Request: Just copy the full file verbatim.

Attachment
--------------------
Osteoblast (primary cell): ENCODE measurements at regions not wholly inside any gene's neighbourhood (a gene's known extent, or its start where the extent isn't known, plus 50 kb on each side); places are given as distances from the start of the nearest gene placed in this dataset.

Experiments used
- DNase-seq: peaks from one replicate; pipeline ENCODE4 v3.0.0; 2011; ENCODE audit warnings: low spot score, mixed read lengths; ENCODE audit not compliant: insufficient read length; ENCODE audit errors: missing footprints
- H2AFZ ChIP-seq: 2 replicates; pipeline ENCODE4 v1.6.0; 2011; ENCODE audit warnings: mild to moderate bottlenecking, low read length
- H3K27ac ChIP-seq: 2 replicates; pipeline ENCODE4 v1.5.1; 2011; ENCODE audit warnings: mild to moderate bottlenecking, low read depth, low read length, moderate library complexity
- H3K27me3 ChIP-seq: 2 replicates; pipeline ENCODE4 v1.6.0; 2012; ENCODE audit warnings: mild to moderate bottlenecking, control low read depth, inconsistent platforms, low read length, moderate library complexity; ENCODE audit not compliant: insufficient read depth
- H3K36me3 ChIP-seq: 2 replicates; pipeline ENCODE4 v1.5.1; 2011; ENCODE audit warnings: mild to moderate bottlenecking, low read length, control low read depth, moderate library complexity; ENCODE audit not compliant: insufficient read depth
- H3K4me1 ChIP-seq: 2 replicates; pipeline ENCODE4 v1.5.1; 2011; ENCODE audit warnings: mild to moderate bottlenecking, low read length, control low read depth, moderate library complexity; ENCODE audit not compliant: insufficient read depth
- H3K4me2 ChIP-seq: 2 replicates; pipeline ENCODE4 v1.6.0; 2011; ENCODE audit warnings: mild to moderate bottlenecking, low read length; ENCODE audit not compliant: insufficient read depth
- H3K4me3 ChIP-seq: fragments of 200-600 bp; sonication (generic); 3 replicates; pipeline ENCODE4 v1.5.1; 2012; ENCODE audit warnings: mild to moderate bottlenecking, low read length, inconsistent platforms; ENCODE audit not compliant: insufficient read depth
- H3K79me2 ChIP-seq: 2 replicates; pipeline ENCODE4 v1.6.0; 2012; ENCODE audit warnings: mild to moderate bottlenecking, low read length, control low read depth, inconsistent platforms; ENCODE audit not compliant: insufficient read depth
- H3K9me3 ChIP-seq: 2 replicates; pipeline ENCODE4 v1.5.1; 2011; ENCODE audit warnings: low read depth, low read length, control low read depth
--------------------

Osteoblast (primary cell): ENCODE measurements at regions not wholly inside any gene's neighbourhood (a gene's known extent, or its start where the extent isn't known, plus 50 kb on each side); places are given as distances from the start of the nearest gene placed in this dataset.

Experiments used
- DNase-seq: peaks from one replicate; pipeline ENCODE4 v3.0.0; 2011; ENCODE audit warnings: low spot score, mixed read lengths; ENCODE audit not compliant: insufficient read length; ENCODE audit errors: missing footprints
- H2AFZ ChIP-seq: 2 replicates; pipeline ENCODE4 v1.6.0; 2011; ENCODE audit warnings: mild to moderate bottlenecking, low read length
- H3K27ac ChIP-seq: 2 replicates; pipeline ENCODE4 v1.5.1; 2011; ENCODE audit warnings: mild to moderate bottlenecking, low read depth, low read length, moderate library complexity
- H3K27me3 ChIP-seq: 2 replicates; pipeline ENCODE4 v1.6.0; 2012; ENCODE audit warnings: mild to moderate bottlenecking, control low read depth, inconsistent platforms, low read length, moderate library complexity; ENCODE audit not compliant: insufficient read depth
- H3K36me3 ChIP-seq: 2 replicates; pipeline ENCODE4 v1.5.1; 2011; ENCODE audit warnings: mild to moderate bottlenecking, low read length, control low read depth, moderate library complexity; ENCODE audit not compliant: insufficient read depth
- H3K4me1 ChIP-seq: 2 replicates; pipeline ENCODE4 v1.5.1; 2011; ENCODE audit warnings: mild to moderate bottlenecking, low read length, control low read depth, moderate library complexity; ENCODE audit not compliant: insufficient read depth
- H3K4me2 ChIP-seq: 2 replicates; pipeline ENCODE4 v1.6.0; 2011; ENCODE audit warnings: mild to moderate bottlenecking, low read length; ENCODE audit not compliant: insufficient read depth
- H3K4me3 ChIP-seq: fragments of 200-600 bp; sonication (generic); 3 replicates; pipeline ENCODE4 v1.5.1; 2012; ENCODE audit warnings: mild to moderate bottlenecking, low read length, inconsistent platforms; ENCODE audit not compliant: insufficient read depth
- H3K79me2 ChIP-seq: 2 replicates; pipeline ENCODE4 v1.6.0; 2012; ENCODE audit warnings: mild to moderate bottlenecking, low read length, control low read depth, inconsistent platforms; ENCODE audit not compliant: insufficient read depth
- H3K9me3 ChIP-seq: 2 replicates; pipeline ENCODE4 v1.5.1; 2011; ENCODE audit warnings: low read depth, low read length, control low read depth